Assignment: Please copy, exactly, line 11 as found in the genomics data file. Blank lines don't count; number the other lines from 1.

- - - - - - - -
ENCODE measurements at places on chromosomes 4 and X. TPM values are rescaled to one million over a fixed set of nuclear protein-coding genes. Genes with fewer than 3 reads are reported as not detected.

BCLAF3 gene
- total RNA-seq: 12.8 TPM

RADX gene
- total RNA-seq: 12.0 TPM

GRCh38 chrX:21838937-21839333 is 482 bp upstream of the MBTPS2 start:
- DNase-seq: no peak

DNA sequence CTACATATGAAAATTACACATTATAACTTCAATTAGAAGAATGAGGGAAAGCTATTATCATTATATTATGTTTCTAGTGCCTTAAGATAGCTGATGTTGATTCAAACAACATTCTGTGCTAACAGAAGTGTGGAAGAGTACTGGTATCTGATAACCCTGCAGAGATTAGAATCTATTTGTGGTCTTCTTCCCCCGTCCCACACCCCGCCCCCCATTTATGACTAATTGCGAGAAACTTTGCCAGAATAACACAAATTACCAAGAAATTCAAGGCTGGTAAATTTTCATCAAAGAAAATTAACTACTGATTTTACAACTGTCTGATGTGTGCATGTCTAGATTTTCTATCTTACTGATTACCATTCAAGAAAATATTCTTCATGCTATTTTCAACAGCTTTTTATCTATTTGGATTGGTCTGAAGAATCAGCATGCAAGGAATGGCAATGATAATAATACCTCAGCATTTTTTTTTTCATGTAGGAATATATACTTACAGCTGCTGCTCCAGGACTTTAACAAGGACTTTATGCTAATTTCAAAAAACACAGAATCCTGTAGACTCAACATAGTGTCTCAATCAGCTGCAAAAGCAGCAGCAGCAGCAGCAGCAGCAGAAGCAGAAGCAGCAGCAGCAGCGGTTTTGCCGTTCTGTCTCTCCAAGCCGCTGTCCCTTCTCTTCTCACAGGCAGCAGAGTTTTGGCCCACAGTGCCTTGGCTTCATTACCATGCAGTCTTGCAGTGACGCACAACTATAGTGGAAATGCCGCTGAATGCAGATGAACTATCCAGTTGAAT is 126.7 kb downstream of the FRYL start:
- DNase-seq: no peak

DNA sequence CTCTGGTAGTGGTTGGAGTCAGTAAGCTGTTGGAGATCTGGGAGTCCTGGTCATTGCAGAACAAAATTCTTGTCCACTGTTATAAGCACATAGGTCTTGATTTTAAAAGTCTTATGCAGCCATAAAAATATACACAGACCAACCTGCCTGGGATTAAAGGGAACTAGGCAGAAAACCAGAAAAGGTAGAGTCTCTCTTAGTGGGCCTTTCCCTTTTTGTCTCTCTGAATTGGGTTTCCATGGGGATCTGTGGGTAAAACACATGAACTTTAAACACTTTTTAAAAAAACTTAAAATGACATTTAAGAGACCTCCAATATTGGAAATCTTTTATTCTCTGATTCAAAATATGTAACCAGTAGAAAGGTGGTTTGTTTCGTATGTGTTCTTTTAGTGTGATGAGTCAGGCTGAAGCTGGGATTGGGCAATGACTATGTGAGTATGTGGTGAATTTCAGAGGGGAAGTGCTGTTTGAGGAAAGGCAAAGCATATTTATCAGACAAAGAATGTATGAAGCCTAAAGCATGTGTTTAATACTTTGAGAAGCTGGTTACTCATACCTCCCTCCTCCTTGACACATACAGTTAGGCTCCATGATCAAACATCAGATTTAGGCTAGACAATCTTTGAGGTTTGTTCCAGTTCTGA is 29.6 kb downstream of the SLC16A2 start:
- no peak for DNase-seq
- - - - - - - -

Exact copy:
- no peak for DNase-seq